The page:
Brown believes his tenant will have a freight advantage by being located at the heart of a major potato production area. Finished products will be shipped from the warehouse to markets by rail and truck.
Frigitek has also been working with an export consulting group, which is negotiating to secure an advance commitment for the purchase of 20 percent of the potato products produced at the facility, Brown said.
Brown said his company has been negotiating with a frozen foods operator as a potential second tenant.
He said demand for frozen foods has increased significantly during the pandemic, which has led more people to dine at home, and he's also considering building a second refrigerated warehouse at the Pocatello airport once the initial facility is operational.
Brown appreciates Pocatello's stable labor pool and its proximity to Salt Lake City, which he noted is one of the fastest growing cities in the country.
"We think it's prime from a labor and growth standpoint," he said of the Pocatello market.
Frigitek is located within a tax increment financing district and has received a $4.5 million commitment from Pocatello Development Authority, which administers the city's TIF districts, to help fund critical infrastructure.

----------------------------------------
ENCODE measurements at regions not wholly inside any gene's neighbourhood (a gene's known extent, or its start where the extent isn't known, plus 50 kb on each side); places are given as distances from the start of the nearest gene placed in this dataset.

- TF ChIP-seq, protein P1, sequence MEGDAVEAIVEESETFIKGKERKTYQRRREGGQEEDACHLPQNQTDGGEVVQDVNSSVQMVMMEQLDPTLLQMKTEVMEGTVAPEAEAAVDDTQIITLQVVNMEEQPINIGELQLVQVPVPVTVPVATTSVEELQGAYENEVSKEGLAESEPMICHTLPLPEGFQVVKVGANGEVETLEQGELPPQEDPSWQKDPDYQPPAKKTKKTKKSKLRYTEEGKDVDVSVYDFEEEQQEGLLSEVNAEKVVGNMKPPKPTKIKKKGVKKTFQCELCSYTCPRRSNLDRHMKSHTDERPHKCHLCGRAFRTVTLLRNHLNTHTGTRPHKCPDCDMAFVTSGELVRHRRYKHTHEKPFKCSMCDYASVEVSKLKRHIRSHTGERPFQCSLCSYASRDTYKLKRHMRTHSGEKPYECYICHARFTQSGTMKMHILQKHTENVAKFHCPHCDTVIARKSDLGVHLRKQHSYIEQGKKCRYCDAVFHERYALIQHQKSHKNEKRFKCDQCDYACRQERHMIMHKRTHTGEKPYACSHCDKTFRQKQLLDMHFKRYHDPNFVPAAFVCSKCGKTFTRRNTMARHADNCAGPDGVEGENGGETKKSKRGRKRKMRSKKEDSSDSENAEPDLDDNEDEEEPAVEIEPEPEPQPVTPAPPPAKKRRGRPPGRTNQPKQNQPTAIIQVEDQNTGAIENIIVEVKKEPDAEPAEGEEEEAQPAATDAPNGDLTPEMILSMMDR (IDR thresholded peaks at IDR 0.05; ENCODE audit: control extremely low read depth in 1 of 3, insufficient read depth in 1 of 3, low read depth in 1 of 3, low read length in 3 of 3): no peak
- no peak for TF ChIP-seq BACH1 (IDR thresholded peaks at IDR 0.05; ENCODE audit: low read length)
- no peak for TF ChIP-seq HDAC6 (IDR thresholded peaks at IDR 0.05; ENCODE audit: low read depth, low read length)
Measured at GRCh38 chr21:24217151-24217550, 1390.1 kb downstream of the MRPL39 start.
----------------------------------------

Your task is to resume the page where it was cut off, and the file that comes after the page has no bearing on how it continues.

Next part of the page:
In TIF districts, tax revenue generated from the value of improvements made by businesses is diverted from the general tax rolls and used to finance infrastructure serving those businesses.
Brent McClane, a Pocatello city staff member who serves as executive director of PDA, said PDA has already reimbursed Frigitek for $904,197 in infrastructure, such as sewer lines, water lines and roadways.
"This is reimbursement for things that were constructed in the public realm in the street infrastructure," McClane said. "It's all public use-type facilities. This isn't anything that is specifically private for Frigitek."
McClane said he feels good about PDA's investment because even if the Frigitek project were to fall through, the site would be prepped and ready for another business.
"I fully expect Frigitek to move forward and all indications are they're going to move forward, but what we have is public infrastructure," McClane said, adding that refrigerated storage will be a "huge asset" to the community.
MiaCate Kennedy I, CEO of Bannock Development Corp., has been heavily involved in the effort to help Frigitek change course.
Kennedy has assisted Frigitek in addressing its funding challenges and developing an investment strategy. She's also offered suggestions regarding additional funding sources.
Kennedy has been participating in weekly Zoom meetings with Frigitek to hear progress updates. She said she feels more positive about the company's prospects than in the recent past.
"I do see them every day making progress toward that future goal," Kennedy said, explaining she's been serving as a "facilitator to help keep this project moving forward."
Kennedy sees untapped demand for cold storage in the community and believes Frigitek's concept is a winner.
"A lot of other cities, their cold storage is doing very well," she said. "I feel from the logistics side it is a good thing."